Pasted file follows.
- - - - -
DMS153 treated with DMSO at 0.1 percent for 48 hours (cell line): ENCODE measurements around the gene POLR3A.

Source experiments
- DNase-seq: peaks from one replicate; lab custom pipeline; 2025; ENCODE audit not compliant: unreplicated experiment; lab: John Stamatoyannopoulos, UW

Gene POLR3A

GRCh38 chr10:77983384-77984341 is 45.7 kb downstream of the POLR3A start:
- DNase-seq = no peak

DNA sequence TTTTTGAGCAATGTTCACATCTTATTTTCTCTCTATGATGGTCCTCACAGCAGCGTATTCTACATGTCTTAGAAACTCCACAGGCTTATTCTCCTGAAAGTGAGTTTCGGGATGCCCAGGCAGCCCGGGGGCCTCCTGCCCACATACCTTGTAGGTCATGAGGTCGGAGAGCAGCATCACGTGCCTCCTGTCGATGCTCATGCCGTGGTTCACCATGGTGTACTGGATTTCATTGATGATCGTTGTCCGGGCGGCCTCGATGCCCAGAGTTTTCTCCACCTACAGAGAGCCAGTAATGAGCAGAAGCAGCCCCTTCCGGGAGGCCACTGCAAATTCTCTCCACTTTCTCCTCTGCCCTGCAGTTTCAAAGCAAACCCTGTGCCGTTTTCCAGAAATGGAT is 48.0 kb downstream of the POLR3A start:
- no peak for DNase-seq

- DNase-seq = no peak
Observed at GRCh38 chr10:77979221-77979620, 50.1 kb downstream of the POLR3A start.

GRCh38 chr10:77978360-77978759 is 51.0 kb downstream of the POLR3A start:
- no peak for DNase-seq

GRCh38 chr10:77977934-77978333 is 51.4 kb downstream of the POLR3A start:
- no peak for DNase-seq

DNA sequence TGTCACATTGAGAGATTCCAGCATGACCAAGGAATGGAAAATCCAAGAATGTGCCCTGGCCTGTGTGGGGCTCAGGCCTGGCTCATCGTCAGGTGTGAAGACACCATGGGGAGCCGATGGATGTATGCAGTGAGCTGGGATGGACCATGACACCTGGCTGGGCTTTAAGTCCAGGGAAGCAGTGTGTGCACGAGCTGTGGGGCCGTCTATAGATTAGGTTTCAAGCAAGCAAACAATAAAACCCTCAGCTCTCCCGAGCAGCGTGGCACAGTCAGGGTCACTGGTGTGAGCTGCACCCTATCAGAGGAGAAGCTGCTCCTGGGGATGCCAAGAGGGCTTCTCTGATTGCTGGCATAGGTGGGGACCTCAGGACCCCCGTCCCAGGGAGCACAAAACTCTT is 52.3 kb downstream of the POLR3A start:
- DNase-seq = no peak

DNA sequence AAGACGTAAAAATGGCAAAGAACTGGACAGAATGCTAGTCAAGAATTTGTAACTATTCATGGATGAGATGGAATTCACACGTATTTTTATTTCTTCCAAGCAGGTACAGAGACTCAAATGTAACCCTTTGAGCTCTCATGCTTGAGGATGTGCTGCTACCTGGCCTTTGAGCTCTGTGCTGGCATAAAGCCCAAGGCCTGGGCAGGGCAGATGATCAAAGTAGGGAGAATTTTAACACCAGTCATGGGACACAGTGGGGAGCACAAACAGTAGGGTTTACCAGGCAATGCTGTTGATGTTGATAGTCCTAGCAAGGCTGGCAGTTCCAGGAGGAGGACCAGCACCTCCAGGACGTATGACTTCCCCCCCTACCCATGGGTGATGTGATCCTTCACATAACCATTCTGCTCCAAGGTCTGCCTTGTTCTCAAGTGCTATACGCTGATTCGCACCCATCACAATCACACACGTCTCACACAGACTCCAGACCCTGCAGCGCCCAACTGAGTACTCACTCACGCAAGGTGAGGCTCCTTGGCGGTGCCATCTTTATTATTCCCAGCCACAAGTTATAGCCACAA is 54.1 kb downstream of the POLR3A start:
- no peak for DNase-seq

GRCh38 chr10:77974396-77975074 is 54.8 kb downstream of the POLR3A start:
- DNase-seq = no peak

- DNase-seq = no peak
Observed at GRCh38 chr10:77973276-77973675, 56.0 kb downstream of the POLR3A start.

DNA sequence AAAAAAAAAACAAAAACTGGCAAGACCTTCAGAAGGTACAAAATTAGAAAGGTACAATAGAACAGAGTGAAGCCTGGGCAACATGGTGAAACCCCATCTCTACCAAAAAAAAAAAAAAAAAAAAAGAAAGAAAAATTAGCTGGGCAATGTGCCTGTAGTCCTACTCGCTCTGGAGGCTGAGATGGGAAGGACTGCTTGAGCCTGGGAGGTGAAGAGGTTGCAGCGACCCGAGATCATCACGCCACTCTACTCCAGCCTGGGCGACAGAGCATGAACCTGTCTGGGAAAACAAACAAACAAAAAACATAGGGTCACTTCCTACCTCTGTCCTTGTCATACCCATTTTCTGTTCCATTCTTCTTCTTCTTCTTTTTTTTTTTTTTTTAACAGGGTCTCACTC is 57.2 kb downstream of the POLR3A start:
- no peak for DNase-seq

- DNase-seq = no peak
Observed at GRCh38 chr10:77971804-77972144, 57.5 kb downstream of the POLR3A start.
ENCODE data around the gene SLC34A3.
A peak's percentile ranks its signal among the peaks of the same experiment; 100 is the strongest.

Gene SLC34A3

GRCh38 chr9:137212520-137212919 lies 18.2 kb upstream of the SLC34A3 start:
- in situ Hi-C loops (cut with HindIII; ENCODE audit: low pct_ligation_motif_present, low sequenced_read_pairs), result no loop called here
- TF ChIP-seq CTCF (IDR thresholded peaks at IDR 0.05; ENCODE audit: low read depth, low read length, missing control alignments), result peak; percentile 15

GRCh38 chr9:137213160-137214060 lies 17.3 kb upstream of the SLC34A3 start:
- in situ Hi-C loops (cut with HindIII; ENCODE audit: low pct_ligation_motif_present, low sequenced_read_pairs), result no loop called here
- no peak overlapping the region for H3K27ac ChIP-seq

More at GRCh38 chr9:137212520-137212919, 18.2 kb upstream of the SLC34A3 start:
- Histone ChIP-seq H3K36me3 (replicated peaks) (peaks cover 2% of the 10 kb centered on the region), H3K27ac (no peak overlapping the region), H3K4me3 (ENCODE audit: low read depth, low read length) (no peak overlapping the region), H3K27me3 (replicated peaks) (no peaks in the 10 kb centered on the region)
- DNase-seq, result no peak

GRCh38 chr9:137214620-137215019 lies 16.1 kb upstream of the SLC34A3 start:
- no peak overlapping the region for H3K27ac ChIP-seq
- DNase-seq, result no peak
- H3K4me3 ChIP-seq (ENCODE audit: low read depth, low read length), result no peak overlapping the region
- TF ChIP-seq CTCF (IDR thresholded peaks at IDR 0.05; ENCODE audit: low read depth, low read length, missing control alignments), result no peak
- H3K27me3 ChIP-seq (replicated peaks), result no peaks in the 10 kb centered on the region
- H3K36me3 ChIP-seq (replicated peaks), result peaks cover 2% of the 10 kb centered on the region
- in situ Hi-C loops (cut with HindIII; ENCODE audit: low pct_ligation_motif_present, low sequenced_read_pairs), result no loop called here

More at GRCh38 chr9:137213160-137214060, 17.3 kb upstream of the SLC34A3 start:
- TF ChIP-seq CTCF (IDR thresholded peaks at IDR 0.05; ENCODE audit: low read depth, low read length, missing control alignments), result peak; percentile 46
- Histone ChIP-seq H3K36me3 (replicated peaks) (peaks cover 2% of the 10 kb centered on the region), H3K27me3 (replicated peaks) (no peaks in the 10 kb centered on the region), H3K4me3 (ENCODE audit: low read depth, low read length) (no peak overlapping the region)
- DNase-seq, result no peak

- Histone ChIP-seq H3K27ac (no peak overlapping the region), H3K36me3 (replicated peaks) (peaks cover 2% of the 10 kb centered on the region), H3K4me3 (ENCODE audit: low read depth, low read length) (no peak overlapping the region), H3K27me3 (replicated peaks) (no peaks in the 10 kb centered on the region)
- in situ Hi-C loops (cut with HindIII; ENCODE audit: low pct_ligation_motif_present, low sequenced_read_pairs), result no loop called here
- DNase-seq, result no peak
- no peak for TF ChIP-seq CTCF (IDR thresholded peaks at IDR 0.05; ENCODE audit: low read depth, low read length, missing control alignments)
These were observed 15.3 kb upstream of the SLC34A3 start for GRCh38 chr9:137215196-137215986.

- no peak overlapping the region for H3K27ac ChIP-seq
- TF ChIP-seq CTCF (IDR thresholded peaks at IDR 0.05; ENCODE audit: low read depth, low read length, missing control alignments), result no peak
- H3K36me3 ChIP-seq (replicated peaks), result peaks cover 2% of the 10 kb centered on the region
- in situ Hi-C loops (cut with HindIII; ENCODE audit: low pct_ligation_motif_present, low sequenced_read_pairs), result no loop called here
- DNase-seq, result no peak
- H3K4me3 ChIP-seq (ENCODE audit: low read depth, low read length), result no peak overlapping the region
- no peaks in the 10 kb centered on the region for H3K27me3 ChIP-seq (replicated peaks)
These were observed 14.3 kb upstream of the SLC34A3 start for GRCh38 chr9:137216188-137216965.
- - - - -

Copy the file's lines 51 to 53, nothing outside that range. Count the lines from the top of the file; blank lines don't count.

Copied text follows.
- Histone ChIP-seq H3K27ac (no peak overlapping the region), H3K36me3 (replicated peaks) (peaks cover 2% of the 10 kb centered on the region), H3K4me3 (ENCODE audit: low read depth, low read length) (no peak overlapping the region), H3K27me3 (replicated peaks) (no peaks in the 10 kb centered on the region)
- in situ Hi-C loops (cut with HindIII; ENCODE audit: low pct_ligation_motif_present, low sequenced_read_pairs), result no loop called here
- DNase-seq, result no peak